2. Just a little historical note, since you mentioned having chips with steak or roast hen: chips were invented in England to accompany roast pheasant (or other game) and are called ‘game chips’. They are cooked at the very last minute before serving the meat, sliced very fine, fried in a half inch of oil, drained and salted. They are served on the same plate and are the perfect compliment to game!

    Most important weight-wise, only 5 or 6 chips are served per plate and strangely that is all that is needed since more somehow unbalances the meal…one medium potato is enough for 6 people.

    • Renee Schettler Rossi says:

      Eleni, this is fascinating! Many thanks for sharing that. And yes, a modicum of moderation brings all things into balance, something that seems sadly out of whack in our society…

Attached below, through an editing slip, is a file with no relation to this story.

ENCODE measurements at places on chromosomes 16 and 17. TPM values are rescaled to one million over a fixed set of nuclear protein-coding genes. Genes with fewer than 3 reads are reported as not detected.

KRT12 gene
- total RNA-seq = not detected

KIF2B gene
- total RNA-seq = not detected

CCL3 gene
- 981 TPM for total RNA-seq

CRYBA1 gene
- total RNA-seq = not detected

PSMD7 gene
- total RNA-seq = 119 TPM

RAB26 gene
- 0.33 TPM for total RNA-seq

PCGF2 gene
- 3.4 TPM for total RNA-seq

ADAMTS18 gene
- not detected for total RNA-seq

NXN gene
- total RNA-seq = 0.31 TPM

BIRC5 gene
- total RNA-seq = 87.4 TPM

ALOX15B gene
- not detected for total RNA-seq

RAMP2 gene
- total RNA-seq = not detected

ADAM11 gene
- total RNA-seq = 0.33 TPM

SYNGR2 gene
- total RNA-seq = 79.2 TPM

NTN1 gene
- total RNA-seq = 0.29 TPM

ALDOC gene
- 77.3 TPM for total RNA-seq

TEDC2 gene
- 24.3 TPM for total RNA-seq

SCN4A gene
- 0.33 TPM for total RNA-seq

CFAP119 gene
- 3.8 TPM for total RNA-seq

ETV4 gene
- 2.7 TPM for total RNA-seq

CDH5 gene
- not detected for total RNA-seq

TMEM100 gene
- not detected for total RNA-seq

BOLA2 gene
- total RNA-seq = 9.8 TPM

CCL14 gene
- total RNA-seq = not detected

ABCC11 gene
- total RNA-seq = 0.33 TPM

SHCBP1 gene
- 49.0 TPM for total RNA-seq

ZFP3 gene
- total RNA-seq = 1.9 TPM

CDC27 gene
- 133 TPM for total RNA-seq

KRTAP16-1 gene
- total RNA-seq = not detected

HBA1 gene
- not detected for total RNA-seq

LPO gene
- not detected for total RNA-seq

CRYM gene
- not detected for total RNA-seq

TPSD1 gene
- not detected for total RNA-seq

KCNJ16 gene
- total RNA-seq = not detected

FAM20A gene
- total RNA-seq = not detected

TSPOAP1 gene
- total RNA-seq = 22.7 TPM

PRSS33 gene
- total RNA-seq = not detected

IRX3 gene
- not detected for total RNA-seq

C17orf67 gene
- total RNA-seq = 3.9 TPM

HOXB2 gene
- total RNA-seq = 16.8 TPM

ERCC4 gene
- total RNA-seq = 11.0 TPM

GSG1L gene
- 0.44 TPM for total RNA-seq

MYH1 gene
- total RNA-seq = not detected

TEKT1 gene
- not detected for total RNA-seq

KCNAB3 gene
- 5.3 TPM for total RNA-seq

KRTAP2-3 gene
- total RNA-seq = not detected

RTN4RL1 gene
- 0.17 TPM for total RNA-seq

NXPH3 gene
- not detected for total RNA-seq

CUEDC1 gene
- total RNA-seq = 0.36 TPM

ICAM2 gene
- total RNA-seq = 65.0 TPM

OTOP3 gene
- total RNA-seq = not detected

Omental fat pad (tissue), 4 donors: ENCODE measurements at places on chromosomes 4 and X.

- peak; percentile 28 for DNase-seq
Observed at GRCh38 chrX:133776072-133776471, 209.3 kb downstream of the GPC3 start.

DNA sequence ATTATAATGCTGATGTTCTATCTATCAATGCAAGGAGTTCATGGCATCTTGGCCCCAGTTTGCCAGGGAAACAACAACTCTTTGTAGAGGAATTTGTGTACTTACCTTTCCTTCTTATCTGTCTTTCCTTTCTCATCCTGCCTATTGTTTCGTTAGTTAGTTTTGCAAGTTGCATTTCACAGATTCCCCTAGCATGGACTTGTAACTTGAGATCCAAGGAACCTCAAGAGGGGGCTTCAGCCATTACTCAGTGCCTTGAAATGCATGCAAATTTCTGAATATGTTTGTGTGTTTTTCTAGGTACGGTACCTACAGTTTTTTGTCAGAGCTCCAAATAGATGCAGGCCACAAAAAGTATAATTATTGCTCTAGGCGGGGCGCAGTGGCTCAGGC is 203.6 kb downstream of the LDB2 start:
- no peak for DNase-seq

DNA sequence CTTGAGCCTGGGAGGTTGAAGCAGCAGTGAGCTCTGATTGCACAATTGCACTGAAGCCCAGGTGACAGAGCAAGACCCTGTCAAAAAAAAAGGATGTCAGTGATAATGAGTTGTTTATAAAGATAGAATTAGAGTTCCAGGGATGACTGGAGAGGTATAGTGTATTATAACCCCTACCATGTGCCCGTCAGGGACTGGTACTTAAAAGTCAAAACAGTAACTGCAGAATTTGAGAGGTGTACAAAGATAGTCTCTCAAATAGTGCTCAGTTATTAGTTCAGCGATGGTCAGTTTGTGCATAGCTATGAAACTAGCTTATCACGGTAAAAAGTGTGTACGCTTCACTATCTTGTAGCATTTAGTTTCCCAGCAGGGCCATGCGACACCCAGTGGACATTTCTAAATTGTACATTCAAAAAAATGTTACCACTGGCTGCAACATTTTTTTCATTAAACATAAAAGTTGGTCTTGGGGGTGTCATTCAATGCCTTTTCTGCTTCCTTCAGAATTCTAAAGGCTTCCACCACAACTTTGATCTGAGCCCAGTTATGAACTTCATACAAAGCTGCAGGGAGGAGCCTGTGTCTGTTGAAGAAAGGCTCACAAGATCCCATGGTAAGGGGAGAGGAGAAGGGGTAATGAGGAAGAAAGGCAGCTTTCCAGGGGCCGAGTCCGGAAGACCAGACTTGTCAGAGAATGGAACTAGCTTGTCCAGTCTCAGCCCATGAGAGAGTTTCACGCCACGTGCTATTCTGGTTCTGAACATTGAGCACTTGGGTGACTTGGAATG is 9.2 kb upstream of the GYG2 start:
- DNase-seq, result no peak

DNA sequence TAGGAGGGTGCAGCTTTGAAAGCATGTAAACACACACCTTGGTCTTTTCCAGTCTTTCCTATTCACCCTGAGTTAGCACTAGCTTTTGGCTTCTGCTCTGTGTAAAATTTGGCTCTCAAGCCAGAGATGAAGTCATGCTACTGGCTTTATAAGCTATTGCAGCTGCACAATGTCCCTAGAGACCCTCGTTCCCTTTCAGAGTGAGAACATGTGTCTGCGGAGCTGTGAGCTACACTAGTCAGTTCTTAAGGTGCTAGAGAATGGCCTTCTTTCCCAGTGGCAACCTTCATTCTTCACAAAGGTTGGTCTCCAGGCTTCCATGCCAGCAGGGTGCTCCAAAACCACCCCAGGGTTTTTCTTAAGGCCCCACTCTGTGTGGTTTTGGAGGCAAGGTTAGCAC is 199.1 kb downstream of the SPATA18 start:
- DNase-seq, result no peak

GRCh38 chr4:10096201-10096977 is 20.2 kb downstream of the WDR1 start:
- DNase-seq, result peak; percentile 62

• elenits says:

        Renee, I wish it was about moderation but really it is because the chips are not dried out in the modern style (fat free etc.), they are fresh from the oil, so slightly oily like old chips and quite salty. That makes them quite rich, and in combination with the richness of game generally a little goes a long way. Their function is really to add a piquant crunchy saltiness to the flavour of the meat.

        Try it some time!

  3. Katie says:

    Can you re-use the oil afterwards?

    • Renee Schettler Rossi says:

      Katie, since you’ve already used the oil for several batches of chips, I wouldn’t use it again. It will have already begun to degrade since it was kept at a relatively high temperature for an extended period of time, which means it’s just no longer healthful to ingest. Also, if you make beet chips, they will have tinged the oil a faint pink.